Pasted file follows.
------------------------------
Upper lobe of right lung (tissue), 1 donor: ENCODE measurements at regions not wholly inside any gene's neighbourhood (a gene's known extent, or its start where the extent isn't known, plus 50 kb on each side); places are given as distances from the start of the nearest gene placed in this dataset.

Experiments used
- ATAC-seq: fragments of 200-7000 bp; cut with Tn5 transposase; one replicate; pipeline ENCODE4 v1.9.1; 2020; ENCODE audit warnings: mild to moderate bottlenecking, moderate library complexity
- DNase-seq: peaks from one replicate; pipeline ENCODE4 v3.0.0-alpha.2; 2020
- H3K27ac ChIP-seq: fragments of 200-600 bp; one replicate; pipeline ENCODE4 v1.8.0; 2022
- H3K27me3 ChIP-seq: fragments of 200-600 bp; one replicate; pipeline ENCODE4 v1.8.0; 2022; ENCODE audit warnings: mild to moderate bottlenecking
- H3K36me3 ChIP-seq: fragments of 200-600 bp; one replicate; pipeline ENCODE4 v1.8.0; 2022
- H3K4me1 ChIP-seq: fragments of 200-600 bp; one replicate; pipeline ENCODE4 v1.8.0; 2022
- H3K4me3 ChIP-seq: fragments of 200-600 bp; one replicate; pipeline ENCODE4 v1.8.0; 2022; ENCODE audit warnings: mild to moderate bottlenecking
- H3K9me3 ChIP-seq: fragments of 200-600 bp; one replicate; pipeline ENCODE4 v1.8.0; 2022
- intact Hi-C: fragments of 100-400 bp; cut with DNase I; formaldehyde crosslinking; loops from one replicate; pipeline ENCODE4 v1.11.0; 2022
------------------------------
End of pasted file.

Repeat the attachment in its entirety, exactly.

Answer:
Upper lobe of right lung (tissue), 1 donor: ENCODE measurements at regions not wholly inside any gene's neighbourhood (a gene's known extent, or its start where the extent isn't known, plus 50 kb on each side); places are given as distances from the start of the nearest gene placed in this dataset.

Experiments used
- ATAC-seq: fragments of 200-7000 bp; cut with Tn5 transposase; one replicate; pipeline ENCODE4 v1.9.1; 2020; ENCODE audit warnings: mild to moderate bottlenecking, moderate library complexity
- DNase-seq: peaks from one replicate; pipeline ENCODE4 v3.0.0-alpha.2; 2020
- H3K27ac ChIP-seq: fragments of 200-600 bp; one replicate; pipeline ENCODE4 v1.8.0; 2022
- H3K27me3 ChIP-seq: fragments of 200-600 bp; one replicate; pipeline ENCODE4 v1.8.0; 2022; ENCODE audit warnings: mild to moderate bottlenecking
- H3K36me3 ChIP-seq: fragments of 200-600 bp; one replicate; pipeline ENCODE4 v1.8.0; 2022
- H3K4me1 ChIP-seq: fragments of 200-600 bp; one replicate; pipeline ENCODE4 v1.8.0; 2022
- H3K4me3 ChIP-seq: fragments of 200-600 bp; one replicate; pipeline ENCODE4 v1.8.0; 2022; ENCODE audit warnings: mild to moderate bottlenecking
- H3K9me3 ChIP-seq: fragments of 200-600 bp; one replicate; pipeline ENCODE4 v1.8.0; 2022
- intact Hi-C: fragments of 100-400 bp; cut with DNase I; formaldehyde crosslinking; loops from one replicate; pipeline ENCODE4 v1.11.0; 2022